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Malawi Medical Journal
College of Medicine, University of Malawi and Medical Association of Malawi
ISSN: 1995-7262
Vol. 30, No. 4, 2018, pp. 225-229
Bioline Code: mm18046
Full paper language: English
Document type: Research Article
Document available free of charge

Malawi Medical Journal, Vol. 30, No. 4, 2018, pp. 225-229

 en Schistosomiasis among obstetric fistula patients in Lilongwe, Malawi
Drew, Laura B.; Tang, Jennifer H.; Norris, Alison; Reese, Patricia Carr; Mwale, Mwawi; Mataya, Ronald & Wilkinson, Jeffrey P.


Schistosoma haematobium infection has been documented as an uncommon cause of vesicovaginal fistula (VVF) and can result in impaired wound healing of urogenital tissues. For these reasons, it could potentially be linked to an increased rate of obstetric fistula among women who experience obstructed labor and/or in a higher failure rate of fistula repair. Therefore, the primary objective of our study was to determine the prevalence of S. haematobium infection among women undergoing obstetric VVF repair in Lilongwe, Malawi. Our secondary objectives were to assess if S. haematobium infection could be a risk factor for obstetric fistula development or unsuccessful VVF repair in our patient population.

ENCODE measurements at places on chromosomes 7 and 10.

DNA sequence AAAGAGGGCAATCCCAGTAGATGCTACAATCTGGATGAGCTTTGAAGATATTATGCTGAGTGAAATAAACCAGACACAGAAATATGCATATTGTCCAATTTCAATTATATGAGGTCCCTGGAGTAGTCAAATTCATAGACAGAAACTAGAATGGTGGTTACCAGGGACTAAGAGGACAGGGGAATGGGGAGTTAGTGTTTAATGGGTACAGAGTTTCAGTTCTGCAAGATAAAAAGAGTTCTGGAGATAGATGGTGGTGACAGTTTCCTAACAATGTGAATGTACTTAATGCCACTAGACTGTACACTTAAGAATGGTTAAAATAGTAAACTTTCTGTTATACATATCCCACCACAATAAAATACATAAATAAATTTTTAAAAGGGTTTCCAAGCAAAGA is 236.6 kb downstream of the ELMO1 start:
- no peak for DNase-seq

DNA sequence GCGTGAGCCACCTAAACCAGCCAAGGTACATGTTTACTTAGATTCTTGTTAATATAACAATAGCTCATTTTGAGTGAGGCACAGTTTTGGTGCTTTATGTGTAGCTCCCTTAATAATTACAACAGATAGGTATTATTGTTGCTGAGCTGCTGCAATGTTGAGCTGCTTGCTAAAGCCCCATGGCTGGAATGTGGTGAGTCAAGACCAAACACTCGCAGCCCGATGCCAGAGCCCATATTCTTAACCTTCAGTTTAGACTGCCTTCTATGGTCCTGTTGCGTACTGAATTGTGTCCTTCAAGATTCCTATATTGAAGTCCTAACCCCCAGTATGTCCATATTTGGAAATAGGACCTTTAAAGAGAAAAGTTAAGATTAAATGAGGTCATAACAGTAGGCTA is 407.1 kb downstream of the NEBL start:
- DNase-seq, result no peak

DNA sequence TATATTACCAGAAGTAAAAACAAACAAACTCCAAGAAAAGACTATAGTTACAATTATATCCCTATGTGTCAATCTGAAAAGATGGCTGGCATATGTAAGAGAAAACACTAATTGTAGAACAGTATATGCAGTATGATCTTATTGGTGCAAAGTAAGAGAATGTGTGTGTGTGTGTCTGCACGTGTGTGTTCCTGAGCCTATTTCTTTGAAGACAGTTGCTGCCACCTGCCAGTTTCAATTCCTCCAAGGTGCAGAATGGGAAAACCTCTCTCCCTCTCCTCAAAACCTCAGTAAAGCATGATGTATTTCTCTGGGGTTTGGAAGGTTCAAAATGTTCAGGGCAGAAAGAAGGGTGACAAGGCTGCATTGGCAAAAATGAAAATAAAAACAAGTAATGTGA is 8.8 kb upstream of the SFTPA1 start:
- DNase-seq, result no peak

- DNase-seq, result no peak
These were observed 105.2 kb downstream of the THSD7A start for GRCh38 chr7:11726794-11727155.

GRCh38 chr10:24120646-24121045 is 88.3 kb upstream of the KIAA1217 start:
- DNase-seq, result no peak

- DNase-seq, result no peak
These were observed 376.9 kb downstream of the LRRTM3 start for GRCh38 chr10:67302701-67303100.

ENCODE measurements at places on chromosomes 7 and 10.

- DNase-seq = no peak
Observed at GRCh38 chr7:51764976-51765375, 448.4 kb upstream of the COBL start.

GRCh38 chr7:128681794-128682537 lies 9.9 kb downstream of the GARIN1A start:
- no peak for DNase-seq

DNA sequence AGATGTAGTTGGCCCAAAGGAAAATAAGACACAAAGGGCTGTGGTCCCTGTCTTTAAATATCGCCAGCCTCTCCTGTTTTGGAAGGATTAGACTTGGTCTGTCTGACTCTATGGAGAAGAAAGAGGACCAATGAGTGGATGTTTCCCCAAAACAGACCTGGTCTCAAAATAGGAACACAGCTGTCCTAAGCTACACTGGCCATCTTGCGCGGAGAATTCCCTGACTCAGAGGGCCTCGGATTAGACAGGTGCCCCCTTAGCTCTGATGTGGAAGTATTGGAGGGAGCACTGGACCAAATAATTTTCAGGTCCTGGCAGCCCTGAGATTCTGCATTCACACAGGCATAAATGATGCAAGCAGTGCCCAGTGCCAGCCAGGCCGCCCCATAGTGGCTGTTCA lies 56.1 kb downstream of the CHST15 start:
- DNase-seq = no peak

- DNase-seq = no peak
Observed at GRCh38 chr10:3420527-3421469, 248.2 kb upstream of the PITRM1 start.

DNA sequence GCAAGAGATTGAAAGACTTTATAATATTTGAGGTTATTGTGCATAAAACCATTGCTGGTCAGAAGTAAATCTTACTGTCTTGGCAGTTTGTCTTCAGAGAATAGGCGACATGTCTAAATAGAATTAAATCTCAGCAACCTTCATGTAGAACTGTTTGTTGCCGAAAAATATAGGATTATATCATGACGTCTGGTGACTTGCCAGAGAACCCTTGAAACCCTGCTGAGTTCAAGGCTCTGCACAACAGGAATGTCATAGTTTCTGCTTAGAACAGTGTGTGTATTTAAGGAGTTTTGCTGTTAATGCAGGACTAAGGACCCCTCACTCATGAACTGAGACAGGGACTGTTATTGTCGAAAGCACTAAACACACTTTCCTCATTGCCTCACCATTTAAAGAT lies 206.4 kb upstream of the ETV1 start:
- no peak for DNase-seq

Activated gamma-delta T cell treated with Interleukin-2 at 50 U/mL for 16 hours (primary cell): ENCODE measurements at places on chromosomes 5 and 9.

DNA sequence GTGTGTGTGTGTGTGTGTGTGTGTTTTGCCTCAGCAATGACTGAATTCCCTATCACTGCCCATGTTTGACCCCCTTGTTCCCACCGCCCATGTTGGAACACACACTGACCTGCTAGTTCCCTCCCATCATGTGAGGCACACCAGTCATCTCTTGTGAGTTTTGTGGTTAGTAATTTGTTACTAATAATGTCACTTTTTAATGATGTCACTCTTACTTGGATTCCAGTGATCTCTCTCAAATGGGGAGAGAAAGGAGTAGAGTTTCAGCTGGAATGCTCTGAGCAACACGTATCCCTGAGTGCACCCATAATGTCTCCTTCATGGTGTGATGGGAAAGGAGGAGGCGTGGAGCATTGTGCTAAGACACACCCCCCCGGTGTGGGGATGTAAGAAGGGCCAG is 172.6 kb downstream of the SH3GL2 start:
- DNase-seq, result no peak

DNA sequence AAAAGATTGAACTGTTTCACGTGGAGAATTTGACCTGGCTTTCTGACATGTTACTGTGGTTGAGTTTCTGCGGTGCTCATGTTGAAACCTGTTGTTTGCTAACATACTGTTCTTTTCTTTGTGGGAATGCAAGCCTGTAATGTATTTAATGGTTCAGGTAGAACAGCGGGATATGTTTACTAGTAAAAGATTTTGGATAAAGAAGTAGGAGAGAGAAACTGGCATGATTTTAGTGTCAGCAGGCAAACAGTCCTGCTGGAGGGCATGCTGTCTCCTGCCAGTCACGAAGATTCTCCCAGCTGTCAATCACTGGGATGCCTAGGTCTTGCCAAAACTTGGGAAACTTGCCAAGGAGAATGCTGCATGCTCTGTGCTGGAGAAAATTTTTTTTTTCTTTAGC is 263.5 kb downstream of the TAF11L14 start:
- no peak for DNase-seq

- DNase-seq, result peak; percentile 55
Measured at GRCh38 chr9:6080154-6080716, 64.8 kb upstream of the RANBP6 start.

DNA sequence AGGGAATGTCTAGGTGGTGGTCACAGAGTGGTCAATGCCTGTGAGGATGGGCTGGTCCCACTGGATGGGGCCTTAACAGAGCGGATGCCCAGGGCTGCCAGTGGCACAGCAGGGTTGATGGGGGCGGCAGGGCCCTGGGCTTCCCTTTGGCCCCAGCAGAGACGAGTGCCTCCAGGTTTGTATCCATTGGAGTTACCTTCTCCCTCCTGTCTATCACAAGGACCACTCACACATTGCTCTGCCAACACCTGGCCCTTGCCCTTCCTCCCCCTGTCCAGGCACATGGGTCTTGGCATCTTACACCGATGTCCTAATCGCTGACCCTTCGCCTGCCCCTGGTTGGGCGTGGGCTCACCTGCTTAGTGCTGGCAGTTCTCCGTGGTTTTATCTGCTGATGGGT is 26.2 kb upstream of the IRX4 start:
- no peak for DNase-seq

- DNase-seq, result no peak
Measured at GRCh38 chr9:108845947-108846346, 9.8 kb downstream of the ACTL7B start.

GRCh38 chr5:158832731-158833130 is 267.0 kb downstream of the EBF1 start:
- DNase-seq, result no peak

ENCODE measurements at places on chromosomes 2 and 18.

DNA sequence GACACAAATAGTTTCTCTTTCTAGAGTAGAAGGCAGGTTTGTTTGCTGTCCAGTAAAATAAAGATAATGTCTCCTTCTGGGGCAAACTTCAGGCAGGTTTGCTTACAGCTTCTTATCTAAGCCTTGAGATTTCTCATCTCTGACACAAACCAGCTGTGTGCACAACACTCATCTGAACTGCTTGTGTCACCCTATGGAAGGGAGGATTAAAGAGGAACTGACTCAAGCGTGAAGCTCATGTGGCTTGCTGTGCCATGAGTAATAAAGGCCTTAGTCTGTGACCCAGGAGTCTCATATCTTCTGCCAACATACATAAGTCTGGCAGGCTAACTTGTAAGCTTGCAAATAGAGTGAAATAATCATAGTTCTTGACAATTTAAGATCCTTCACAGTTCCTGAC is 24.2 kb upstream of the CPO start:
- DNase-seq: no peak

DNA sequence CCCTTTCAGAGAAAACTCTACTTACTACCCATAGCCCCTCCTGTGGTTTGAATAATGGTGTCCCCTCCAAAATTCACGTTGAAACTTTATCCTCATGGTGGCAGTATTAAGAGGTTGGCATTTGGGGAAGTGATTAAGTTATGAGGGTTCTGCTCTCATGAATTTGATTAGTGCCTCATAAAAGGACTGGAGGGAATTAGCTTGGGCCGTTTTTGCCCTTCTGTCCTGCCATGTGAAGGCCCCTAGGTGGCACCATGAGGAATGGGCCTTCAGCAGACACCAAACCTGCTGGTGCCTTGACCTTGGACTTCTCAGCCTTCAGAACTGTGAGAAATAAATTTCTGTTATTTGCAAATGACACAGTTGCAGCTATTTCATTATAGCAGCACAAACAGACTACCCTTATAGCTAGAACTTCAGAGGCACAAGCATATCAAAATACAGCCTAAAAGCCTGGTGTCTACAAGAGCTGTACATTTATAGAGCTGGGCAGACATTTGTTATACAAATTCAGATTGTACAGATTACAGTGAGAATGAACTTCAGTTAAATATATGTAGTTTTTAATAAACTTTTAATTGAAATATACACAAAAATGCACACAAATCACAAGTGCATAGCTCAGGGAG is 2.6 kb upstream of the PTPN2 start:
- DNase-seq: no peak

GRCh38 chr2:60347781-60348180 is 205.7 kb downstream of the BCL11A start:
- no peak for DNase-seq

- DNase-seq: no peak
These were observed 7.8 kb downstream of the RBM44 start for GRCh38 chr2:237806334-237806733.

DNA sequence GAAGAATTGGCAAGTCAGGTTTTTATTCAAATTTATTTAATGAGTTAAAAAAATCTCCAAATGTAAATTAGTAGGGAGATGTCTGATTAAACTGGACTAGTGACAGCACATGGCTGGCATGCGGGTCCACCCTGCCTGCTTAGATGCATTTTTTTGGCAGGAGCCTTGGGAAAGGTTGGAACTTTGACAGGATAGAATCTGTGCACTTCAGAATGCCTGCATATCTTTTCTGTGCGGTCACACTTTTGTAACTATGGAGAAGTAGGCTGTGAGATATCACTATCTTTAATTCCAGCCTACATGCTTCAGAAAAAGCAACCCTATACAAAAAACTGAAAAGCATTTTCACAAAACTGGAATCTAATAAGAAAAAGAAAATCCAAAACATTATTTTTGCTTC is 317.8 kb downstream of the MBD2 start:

From July to October 2013, we conducted S. haematobium testing via urine microscopy on 96 patients undergoing obstetric VVF repair surgery at the Fistula Care Centre in Lilongwe, Malawi.
The prevalence of S. haematobium infection among women undergoing obstetric VVF repair was 2% (n=2). Both women with S. haematobium had successful VVF repairs.
Although S. haematobium has the potential to be a risk factor for obstetric VVF formation or unsuccessful VVF repair, it was uncommon among the women in our clinic with obstetric VVF.

fistula; vesicovaginal fistula; schistosomiasis; schistosoma; schistosoma haematobium

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